Monday, September 08, 2008

5 steps to understanding why we need the LHC (or, Quantum Mechanics for Dummies)

The Large Hadron Collider (LHC) is about to be turned on this week, with the noble goal of recreating conditions as to how they were shortly after the Big Bang, in an attempt to find the Higgs boson. Brilliant!

The only problem is that if you are anything like me, you're probably wondering what the hell a Higgs boson is actually supposed to be. It sounds very exotic, but unfortunately the wikipedia page is full of unhelpful jargon, which I'm sure is technically all very correct, but fundamentally dull. As luck would have it I've just finished reading through a book called The Void, by Frank Close. It's a little heavier than your average popular science yarn, but it does a pretty good job of explaining a few mysteries. So, as much for my benefit as anybody elses, I thought I'd try to summarise my understanding. If any clever physicist type people happen to read this, and think it's all tosh and I've explained it rubbishly, then do please let me know.

To understand what the Higgs boson is supposed to be, and more importantly where it's supposed to come from, we need to have a little background in quantum mechanics. Quantum mechanics is famous for having lots of wierd bits to it. So I'm going to structure the argument around those.

Weird Bit #1: The Heisenberg uncertainty principal is probably the least weird bit of quantum mechanics. It basically says that you can either know a thing's exact location, or you can know its precise speed, but you can't know both at the same time. This kind of makes sense - as even the act of measuring something's location will change its location, because your measuring tool will move it slightly (even beams of light have energy which can 'move' things). The weirdest part is that, if you know something's location exactly, then it must be moving (if it wasn't, both relative location and energy (speed) would be zero, which violates the principle). Given that the act of measuring something's location inherently moves it somehow, the only way we can be 100% sure of something's location is to remove it i.e. create a vacuum. In a vacuum we know, with all certainty, that there is nothing there!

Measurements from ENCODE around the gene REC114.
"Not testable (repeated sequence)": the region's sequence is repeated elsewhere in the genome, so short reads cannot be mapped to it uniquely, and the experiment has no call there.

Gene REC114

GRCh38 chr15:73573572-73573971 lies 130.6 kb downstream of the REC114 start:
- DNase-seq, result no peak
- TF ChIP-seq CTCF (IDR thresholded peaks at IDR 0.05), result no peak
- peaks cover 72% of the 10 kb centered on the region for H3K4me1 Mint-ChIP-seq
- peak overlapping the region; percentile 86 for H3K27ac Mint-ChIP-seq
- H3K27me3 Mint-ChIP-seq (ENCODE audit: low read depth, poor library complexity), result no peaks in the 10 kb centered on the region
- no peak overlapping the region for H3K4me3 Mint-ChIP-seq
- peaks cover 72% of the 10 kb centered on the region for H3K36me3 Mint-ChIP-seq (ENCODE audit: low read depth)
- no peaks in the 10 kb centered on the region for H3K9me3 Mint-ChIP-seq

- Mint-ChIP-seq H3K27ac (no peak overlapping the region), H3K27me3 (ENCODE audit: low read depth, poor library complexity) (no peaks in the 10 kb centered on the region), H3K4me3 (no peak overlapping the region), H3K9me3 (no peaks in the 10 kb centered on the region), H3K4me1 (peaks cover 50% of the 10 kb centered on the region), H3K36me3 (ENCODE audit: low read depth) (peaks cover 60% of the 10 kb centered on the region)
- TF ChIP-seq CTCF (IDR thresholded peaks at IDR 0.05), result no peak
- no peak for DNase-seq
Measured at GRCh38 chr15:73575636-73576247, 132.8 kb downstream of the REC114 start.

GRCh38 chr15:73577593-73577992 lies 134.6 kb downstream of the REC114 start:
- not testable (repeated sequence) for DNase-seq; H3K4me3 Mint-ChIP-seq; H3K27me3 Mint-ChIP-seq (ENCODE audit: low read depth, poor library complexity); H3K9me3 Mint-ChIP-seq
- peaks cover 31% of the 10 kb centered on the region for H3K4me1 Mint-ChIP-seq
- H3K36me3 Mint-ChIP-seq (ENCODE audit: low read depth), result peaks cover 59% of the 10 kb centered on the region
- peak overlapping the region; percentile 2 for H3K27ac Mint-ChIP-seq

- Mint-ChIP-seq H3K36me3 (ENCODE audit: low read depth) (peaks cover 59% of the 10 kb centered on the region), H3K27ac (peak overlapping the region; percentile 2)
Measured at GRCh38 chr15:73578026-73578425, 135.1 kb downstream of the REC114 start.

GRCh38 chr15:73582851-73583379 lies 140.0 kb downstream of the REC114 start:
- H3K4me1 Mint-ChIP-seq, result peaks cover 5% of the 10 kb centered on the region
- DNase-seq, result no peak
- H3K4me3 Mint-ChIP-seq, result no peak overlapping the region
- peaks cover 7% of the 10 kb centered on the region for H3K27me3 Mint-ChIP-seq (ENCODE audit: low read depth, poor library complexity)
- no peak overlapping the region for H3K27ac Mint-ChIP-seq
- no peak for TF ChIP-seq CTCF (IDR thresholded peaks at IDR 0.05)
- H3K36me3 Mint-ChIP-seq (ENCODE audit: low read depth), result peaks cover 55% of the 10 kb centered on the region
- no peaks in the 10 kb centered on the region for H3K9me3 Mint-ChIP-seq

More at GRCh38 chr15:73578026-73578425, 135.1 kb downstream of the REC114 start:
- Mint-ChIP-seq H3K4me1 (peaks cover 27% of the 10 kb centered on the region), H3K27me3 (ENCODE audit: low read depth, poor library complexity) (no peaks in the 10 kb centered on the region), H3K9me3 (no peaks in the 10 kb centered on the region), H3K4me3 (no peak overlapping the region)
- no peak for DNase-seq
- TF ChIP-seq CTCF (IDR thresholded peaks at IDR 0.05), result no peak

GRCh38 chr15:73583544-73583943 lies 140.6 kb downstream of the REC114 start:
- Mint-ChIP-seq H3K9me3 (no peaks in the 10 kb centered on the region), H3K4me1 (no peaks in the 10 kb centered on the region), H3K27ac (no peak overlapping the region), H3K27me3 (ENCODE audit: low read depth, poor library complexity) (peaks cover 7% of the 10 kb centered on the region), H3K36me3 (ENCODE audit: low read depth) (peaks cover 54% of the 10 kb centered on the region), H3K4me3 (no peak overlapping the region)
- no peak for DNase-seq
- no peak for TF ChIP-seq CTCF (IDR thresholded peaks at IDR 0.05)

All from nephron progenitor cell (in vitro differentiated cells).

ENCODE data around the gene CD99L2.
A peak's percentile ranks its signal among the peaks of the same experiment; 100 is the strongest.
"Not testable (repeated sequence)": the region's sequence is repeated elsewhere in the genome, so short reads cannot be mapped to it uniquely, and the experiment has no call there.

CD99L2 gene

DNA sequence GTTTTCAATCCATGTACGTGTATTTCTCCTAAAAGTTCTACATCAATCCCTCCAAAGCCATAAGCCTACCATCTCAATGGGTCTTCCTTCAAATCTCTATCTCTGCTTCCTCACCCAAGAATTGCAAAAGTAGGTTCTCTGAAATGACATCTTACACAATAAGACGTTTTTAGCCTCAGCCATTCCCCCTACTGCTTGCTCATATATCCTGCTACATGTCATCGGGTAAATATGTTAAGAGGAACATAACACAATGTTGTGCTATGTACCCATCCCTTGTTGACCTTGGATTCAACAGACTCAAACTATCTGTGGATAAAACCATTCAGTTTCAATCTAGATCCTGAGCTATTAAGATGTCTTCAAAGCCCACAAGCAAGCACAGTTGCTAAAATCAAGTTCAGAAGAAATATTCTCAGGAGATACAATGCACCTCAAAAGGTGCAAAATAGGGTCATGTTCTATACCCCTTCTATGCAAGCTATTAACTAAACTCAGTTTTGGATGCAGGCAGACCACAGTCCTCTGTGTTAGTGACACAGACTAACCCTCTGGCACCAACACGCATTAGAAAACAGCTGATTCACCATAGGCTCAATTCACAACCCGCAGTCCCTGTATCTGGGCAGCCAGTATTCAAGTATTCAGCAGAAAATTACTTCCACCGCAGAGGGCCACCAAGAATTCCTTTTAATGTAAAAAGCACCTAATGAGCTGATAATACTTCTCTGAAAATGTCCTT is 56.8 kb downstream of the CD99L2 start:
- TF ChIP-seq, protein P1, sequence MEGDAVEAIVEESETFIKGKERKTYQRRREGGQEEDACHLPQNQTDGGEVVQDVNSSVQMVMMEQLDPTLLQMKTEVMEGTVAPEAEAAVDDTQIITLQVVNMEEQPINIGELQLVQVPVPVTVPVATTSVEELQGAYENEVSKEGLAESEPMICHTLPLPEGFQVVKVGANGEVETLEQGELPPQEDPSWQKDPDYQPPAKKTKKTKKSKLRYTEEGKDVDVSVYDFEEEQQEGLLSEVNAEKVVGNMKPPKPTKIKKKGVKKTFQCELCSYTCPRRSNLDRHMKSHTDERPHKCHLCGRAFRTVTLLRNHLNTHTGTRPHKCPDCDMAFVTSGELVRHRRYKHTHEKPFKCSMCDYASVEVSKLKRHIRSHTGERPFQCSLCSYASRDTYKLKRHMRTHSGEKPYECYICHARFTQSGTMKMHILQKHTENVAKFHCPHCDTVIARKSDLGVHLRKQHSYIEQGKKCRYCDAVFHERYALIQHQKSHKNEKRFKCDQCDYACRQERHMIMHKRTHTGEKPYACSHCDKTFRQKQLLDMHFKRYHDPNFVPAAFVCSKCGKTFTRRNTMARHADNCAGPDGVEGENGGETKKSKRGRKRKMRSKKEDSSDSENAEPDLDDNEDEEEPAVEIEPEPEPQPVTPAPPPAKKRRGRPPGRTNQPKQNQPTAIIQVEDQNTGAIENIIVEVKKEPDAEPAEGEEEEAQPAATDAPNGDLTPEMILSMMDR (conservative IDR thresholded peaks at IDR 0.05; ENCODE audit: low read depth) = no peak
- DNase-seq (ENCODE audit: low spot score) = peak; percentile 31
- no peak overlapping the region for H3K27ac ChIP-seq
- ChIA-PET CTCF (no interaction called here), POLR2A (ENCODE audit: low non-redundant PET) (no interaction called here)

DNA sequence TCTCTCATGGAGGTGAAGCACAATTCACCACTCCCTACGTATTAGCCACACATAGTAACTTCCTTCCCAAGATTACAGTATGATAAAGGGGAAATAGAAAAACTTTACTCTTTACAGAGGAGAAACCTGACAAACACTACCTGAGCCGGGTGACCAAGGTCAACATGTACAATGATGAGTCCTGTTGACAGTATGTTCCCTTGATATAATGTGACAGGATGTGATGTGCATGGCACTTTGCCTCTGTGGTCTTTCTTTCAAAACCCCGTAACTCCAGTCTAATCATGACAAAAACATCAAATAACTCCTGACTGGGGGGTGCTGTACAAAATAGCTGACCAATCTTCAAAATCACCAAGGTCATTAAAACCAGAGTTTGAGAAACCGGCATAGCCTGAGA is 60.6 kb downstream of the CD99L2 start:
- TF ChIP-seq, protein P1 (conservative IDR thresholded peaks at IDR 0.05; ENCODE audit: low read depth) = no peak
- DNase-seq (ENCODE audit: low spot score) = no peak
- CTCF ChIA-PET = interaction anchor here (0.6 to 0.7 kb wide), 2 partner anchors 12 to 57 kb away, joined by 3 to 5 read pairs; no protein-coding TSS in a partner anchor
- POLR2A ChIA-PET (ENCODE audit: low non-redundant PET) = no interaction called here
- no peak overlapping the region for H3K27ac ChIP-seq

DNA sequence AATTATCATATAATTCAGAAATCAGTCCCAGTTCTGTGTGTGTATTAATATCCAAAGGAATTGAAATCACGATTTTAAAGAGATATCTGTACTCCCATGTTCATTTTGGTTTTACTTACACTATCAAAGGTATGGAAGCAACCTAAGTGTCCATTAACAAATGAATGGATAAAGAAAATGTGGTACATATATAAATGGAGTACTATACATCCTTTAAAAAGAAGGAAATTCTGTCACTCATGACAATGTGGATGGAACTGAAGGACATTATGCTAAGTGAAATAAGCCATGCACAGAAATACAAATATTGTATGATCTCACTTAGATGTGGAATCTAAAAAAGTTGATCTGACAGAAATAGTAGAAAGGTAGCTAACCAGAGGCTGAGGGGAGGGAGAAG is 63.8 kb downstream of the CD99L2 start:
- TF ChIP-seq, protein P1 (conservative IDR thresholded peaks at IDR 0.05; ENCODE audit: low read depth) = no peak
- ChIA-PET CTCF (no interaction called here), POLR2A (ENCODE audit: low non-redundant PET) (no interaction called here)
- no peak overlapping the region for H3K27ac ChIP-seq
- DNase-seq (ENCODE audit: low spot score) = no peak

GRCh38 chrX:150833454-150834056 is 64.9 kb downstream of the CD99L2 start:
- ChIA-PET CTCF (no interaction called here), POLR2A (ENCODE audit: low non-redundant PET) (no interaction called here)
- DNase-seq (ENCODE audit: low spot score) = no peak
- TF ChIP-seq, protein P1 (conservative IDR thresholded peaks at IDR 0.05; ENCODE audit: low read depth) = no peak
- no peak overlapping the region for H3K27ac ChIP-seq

Weird Bit #2: Zero point energy is the name given to the consequence of Weird Bit 1. If we create a vacuum in a room, we know the exact location of things inside it (i.e. they don't exist!). The uncertainty principle means that therefore there must be some energy in the vacuum. This is Weird Bit #2 and I'm you'll agree that it is exceptionally weird. But I'm afraid that it is a fact, verified experimentally. We just have to accept that a vacuum is filled with a level of background energy - a very very very low level, but there all the same. The technical term for this is zero point energy - i.e. the lowest possible energy state that can exist.